Cover Reveal: Age of Blood

Age of Blood (Ash and Ruin #3) by Shauna Granger

Hope is a dangerous thing, but powerful. Hope keeps you going. Hope can keep you alive.

But hope can shatter your world.

Kat and Dylan have found a home, but the monsters are still out there. The pox and plague still ravage the world. They have hope of finding a vaccine, but their encampment isn’t equipped to develop it.

Dylan is still too weak from the pox to leave the encampment, so Kat must decide between staying by his side and protecting her last remaining family member as he leaves to find supplies. Separated for the first time since they came together, Kat and Dylan will have to fight their own battles to save what is left of their bloody world.

Kat will have to hold on to hope that she has anything left to save and someone to come home to.

If she can survive.

AGEOFBLOODAvailable 5/5/2015

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About the series:

World of Ash – book 1

WOA (1)

There are two inherent truths in the world: life as we know it is over, and monsters are real.

The Pestas came in the night, spreading their pox, a deadly plague that decimated the population. Kat, one of the unlucky few who survived, is determined to get to her last living relative and find shelter from the pox that continues to devastate the world. When it mutates and becomes airborne, Kat is desperate to avoid people because staying alone might be her only chance to stay alive.

That is, until she meets Dylan. Dylan, with his easy smile and dark, curly hair, has nowhere to go and no one to live for. He convinces Kat there can be safety in numbers, that they can watch out for each other. So the unlikely couple set off together through the barren wasteland to find a new life – if they can survive the roaming Pestas, bands of wild, gun-toting children, and piles of burning, pox-ridden bodies.

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Time of Ruin – book 2

TORThe world has ended, and hope is the most dangerous thing left.

Battered and bruised after barely escaping San Francisco with their lives, Kat, Dylan, and Blue press north – desperate to reach the possibility of a new home.

But strange, monstrous ravens are tracking the remaining survivors, food is becoming scarce, gasoline is running short, and people are becoming suicidal, making survival almost impossible.

And the Pestas are growing bolder. Somehow, their numbers are growing.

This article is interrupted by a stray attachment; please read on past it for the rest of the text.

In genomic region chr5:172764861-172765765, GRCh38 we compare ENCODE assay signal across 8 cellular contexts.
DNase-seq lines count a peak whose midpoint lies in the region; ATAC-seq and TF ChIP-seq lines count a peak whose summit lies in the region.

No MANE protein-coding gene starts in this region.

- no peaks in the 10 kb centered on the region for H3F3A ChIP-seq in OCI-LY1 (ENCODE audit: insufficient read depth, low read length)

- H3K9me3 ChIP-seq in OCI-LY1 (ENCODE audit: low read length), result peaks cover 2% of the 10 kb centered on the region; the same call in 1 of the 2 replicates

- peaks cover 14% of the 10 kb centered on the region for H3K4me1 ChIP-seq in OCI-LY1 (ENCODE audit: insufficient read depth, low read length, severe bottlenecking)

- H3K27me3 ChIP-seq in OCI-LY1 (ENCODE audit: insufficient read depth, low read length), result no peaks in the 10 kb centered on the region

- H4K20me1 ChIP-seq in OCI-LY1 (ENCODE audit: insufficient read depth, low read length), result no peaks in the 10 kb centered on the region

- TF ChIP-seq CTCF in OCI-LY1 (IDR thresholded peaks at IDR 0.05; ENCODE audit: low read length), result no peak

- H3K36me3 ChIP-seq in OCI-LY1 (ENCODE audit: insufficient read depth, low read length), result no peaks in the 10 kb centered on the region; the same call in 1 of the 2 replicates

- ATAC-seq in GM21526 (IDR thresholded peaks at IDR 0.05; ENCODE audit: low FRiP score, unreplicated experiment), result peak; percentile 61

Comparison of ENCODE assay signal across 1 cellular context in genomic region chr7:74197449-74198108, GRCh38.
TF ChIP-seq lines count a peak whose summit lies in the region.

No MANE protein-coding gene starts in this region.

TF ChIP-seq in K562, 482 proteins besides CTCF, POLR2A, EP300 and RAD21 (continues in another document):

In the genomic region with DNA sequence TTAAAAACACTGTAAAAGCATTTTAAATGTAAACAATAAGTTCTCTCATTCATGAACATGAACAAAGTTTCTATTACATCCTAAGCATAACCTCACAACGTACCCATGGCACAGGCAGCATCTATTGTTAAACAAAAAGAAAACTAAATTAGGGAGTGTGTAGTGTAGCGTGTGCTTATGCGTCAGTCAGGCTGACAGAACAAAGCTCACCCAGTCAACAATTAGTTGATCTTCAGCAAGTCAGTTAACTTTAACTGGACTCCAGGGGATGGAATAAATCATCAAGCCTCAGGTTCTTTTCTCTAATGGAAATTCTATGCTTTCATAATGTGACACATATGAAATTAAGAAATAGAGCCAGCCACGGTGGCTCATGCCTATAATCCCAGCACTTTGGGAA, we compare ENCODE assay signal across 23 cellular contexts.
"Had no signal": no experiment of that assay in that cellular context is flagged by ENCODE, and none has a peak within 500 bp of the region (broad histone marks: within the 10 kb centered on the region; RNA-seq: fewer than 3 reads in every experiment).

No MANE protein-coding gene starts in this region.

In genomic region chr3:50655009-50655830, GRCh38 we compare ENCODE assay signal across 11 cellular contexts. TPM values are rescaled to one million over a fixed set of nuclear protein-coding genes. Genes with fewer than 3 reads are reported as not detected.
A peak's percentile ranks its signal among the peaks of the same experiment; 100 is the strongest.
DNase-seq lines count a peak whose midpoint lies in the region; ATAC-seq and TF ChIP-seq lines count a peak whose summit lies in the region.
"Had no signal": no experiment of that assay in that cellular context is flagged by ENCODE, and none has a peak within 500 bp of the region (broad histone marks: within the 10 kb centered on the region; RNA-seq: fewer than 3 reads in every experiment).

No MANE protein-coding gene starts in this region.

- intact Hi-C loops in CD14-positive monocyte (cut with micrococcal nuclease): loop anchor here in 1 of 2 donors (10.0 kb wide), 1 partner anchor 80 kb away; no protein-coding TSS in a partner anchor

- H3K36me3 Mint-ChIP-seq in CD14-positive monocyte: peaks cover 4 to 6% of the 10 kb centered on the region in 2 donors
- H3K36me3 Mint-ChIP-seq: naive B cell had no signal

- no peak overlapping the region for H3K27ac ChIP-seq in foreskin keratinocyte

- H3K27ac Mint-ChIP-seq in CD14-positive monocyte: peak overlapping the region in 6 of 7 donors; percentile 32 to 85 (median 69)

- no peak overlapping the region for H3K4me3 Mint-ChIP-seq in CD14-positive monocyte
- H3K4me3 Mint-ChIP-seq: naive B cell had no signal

The further north they go, the harder it becomes to ignore the signs that they’ve made a fatal mistake. Kat must face the impossible truth that there is no escape, there is no safe haven, and their worst nightmares don’t come close to their new reality.

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About the author:

6FTWnj-KLike so many other writers, Shauna grew up as an avid reader, but it was in high school that she realized she wanted to be a writer. She released the first installment of her Paranormal YA Series, The Elemental Series, Earth, on May 1, 2011 and has since released four sequels, with the series coming to an end with Spirit. In December of 2013 she released the first in her Paranormal Post-Apocalyptic trilogy (Ash And Ruin Trilogy), World of Ash. Be sure to also check out her newest series: The Matilda Kavanagh Novels about a spunky witch just trying to pay her rent in West Hollywood. Shauna is currently hard at work on one too many projects, trying to organize the many voices in her head. It’s a writer thing.


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About the Cover Artist Stephanie Mooney:


I am a 25-year-old graphic designer, artist, and aspiring author currently living in Cincinnati, Ohio. I’m a renaissance girl — a lover of all things creative and artistic. From the moment I learned to use my hands, I was writing stories about princesses and sketching ballerinas. I guess I never really stopped.

Most of my training has been informal, and many of my skills are self taught. In 2006-07, I spent a year interning at a church in Louisiana where I worked in their art and design department. In July 2007, they hired me as one of their designers. I worked there for three years, gaining experience in graphic design, advertising, set building, event planning, and product design. From there, I began my career in freelance design.

Many of my clients are indie authors looking for affordable cover designs. I love working with authors and getting excited about their stories with them. I’m still building my web portfolio, but I really enjoy designing and developing websites as well.